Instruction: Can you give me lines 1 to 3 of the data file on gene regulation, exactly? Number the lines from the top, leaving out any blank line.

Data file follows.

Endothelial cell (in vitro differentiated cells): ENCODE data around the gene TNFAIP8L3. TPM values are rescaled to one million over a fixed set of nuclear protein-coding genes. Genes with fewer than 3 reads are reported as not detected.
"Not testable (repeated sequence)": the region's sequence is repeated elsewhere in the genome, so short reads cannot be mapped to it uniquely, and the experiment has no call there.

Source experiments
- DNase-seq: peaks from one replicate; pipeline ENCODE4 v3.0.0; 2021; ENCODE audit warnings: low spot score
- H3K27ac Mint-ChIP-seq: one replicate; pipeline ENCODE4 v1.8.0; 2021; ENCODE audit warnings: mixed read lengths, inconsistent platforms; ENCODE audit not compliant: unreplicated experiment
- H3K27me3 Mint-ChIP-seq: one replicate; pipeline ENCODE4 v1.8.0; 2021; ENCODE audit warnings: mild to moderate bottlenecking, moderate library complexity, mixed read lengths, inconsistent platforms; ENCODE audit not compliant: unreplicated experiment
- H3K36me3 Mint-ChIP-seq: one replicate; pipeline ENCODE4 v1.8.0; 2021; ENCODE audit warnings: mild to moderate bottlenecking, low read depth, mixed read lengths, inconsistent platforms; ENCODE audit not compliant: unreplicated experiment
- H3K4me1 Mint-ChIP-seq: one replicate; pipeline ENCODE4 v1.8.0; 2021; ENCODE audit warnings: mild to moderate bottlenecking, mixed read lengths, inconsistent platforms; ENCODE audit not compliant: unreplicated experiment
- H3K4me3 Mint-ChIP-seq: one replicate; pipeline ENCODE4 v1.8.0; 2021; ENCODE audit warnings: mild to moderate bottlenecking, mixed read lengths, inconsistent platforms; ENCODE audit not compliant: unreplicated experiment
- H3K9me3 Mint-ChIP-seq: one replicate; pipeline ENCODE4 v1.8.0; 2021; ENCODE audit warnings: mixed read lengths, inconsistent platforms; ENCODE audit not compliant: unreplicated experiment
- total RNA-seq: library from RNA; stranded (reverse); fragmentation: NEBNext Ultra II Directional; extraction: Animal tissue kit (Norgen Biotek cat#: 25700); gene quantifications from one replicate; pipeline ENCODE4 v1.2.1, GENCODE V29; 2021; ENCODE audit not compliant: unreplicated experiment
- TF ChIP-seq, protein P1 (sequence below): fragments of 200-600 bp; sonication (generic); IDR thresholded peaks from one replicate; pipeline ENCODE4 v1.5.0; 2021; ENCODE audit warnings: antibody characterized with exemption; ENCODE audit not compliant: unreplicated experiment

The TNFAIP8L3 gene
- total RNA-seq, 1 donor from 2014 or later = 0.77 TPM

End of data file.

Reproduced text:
Endothelial cell (in vitro differentiated cells): ENCODE data around the gene TNFAIP8L3. TPM values are rescaled to one million over a fixed set of nuclear protein-coding genes. Genes with fewer than 3 reads are reported as not detected.
"Not testable (repeated sequence)": the region's sequence is repeated elsewhere in the genome, so short reads cannot be mapped to it uniquely, and the experiment has no call there.

Source experiments